• Screening for Osteoporosis for Women Aged 65-85 Years of Age
  • Antidepressant Medication Management
  • Advance Care Plan
  • Breast Cancer Screening
  • Colorectal Cancer Screening
  • Preventive Care and Screening: Influenza Immunization

With so many benchmarks to be evaluated, having an EHR system that can help you select the proper measures can boost your chances of a higher score — and a higher payment.

A Tool for the Job

To help them better navigate their risk-based payment models, ChartPath features a series of functionalities that can help improve their quality metrics. Some of these are:

  • Benchmark monitoring. ChartPath EHR lets clinicians see the thresholds to meet for each benchmark, helping them score well on each metric and view their progress throughout the year. That way, they can maximize their grade to get the largest reimbursement rate possible and avoid costly penalties by falling short.
  • Quality Measures data tracking. Equipped with a "soft stops" feature, clinicians can keep a continual tab on each patient's chart and the quality metrics therein. The "hard stops" feature also lets clinicians know when no further documentation can occur until a specific action has been taken — and both improve quality scores and, subsequently, reimbursement rates.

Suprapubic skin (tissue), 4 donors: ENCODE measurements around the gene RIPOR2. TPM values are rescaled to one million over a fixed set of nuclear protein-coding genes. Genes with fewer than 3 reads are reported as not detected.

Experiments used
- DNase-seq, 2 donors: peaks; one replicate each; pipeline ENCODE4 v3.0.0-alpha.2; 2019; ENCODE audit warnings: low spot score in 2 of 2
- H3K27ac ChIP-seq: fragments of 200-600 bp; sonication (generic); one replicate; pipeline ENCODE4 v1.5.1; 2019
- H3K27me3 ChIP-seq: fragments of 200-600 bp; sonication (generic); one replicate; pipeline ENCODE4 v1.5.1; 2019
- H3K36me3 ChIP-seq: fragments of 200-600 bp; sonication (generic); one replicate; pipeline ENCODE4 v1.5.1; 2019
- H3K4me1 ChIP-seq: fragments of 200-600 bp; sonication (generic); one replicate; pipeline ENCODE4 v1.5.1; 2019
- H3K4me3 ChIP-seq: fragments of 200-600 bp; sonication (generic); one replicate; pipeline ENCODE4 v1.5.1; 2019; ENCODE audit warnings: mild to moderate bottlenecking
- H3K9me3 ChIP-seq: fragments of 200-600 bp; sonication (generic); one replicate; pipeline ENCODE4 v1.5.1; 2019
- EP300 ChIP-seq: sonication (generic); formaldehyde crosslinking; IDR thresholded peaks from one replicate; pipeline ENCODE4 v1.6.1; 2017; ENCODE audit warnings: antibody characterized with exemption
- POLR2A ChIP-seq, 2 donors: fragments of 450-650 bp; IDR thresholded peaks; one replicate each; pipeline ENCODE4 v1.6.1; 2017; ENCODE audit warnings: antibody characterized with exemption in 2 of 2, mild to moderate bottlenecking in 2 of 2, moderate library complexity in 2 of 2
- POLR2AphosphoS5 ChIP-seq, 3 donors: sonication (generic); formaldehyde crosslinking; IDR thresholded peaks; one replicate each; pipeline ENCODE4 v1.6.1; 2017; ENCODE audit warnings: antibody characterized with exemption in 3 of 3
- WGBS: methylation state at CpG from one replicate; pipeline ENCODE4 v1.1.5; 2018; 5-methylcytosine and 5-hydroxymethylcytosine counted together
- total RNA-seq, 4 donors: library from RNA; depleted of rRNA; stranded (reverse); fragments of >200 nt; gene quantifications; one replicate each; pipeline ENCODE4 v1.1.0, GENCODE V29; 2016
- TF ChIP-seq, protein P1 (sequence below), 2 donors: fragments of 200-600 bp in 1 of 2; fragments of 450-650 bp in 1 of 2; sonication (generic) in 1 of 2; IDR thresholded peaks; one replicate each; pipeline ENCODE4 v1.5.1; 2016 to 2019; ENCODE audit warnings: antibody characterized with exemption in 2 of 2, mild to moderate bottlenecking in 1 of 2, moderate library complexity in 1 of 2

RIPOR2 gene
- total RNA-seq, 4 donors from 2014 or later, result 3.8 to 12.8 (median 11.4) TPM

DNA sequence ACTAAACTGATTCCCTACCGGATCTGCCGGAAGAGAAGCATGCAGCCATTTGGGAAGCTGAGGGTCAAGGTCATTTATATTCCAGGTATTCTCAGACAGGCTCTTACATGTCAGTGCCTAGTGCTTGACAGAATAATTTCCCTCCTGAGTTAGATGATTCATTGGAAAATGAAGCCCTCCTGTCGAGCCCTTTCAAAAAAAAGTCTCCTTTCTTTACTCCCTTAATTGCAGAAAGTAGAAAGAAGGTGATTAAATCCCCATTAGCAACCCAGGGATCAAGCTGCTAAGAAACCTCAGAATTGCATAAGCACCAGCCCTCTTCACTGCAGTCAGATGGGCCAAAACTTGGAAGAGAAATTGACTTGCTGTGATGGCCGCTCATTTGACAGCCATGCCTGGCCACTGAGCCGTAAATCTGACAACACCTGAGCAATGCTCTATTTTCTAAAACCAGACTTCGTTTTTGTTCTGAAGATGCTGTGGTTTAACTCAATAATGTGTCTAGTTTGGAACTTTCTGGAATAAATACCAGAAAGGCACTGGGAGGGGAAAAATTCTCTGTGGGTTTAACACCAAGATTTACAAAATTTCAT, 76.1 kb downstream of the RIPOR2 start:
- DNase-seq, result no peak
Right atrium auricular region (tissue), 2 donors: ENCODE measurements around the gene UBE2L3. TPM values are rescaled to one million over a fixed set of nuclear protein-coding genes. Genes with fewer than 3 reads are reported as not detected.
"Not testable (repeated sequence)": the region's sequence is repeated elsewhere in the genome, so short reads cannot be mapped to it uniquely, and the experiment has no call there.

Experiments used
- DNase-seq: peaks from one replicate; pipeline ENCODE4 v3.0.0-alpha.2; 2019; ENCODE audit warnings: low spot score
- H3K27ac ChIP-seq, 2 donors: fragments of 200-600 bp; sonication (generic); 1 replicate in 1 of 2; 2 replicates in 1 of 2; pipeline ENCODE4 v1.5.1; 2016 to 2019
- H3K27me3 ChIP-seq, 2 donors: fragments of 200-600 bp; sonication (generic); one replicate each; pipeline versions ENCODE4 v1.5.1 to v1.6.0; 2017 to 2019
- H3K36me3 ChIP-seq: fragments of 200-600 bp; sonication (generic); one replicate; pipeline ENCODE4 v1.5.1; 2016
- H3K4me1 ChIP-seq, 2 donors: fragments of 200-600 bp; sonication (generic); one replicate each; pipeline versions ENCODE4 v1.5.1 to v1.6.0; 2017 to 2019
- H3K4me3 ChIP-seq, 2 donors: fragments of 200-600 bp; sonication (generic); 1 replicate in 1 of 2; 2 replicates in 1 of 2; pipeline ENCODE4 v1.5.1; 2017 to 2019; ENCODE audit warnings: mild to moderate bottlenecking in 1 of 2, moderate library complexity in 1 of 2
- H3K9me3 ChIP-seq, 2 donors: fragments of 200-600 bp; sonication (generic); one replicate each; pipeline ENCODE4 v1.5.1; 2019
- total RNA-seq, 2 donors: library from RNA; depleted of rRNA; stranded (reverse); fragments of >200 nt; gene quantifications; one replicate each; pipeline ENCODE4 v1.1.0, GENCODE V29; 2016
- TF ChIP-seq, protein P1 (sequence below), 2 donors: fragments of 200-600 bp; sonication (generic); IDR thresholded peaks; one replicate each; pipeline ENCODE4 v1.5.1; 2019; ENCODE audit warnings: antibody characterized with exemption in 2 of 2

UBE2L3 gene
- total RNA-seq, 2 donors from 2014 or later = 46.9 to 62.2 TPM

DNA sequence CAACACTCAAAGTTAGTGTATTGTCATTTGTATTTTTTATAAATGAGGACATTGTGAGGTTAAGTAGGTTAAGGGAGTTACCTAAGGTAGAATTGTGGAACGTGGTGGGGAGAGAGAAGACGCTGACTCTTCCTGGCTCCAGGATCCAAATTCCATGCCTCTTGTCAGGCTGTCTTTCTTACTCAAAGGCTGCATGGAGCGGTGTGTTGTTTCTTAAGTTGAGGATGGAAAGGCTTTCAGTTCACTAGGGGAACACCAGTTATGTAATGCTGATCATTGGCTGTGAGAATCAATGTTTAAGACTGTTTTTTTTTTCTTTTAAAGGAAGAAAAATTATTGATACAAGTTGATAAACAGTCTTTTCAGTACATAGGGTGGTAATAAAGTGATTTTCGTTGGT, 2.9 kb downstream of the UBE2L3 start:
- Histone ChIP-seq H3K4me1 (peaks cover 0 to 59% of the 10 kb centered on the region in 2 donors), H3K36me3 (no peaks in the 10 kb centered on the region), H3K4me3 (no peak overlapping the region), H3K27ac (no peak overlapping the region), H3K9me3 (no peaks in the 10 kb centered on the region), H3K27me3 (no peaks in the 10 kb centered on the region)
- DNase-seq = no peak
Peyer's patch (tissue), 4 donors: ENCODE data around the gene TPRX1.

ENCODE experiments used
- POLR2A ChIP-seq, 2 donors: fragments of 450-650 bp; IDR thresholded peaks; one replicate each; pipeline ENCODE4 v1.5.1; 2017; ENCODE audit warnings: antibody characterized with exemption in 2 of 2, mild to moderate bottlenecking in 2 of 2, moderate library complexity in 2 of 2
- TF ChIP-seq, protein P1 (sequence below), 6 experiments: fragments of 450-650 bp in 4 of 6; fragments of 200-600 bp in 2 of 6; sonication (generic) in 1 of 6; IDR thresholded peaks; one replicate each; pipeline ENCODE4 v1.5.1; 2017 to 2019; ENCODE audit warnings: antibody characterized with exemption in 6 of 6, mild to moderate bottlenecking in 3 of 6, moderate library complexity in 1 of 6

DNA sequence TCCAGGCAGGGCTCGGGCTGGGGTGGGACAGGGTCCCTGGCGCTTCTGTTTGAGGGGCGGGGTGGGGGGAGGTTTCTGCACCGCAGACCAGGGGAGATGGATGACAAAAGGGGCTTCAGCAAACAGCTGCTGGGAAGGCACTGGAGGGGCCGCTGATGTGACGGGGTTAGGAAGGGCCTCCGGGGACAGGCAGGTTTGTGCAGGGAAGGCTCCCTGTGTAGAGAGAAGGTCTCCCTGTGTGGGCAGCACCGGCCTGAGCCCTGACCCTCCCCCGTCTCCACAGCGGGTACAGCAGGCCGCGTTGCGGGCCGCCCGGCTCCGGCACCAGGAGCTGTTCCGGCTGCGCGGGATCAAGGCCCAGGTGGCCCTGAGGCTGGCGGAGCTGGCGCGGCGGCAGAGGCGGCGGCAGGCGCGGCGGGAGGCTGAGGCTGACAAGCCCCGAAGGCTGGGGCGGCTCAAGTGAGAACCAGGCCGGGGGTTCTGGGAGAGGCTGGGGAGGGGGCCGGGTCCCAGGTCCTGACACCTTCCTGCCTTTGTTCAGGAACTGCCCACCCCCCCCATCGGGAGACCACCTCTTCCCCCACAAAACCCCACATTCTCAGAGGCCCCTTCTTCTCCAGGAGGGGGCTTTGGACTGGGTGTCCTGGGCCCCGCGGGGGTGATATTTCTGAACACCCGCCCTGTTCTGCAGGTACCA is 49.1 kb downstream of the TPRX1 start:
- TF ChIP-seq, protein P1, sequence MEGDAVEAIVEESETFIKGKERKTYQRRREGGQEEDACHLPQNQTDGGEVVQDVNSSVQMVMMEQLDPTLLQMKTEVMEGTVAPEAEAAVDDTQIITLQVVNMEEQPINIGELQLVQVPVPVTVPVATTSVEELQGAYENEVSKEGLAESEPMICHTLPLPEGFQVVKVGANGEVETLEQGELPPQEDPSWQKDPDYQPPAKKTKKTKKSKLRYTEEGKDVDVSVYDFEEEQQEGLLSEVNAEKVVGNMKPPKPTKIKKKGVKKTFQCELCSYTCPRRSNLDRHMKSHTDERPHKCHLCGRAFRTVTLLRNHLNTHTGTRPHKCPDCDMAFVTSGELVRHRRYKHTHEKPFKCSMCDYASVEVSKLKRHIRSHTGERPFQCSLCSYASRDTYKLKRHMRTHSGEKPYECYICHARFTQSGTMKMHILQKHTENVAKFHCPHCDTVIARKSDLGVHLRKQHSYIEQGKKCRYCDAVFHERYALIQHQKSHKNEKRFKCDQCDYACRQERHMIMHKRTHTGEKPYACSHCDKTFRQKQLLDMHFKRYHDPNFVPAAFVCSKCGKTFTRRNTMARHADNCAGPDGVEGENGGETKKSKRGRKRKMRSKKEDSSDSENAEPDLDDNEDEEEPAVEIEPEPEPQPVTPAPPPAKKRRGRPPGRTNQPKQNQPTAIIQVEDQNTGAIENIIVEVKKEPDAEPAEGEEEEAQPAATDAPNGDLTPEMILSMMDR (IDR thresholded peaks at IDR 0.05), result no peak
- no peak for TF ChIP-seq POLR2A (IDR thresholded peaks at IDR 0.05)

• Versatility. From pull-forward tabs that make documenting patients' chronic conditions easier to Top Picks buttons that let clinicians select the most common medical diagnoses, ChartPath has many functionalities that help clinicians work smarter, not harder.
  • Insights. ChartPath's software links ICD-10 codes to HCC categories, giving clinicians better visibility into how they're being scored.

One of the greatest benefits of ChartPath EHR is our end-to-end support. We can guide you through the HCC coding process and help you select the benchmarks that will boost your scores the most, and our fast startup times can help your practice transition to a risk-based payment model in as little as three months. Preparation is essential, though; before making the switch, clinicians should have all of their patients' scores properly weighed by the end of the preceding year in which they enter their ACO or MIPS contract. That's why it's better to start sooner than later.

Make the Switch with ChartPath

Risk-based payment models are designed to meet the goal of every clinician: to give their patients better care. Both ACOs and MIPS take helpful steps toward that end but knowing which to choose can be a challenge. ChartPath journeys with their clients through every step of the journey, ready to help in any way we can. Schedule a demo to see just how you can step into the future of delivering better care.

Get Our Free MIPS 101 Guide

In this eBook you’ll learn: the purpose of MIPS, MIPS participation and measures, risks and benefits of scoring, and how the right technology can track performance to increase your MIPS score.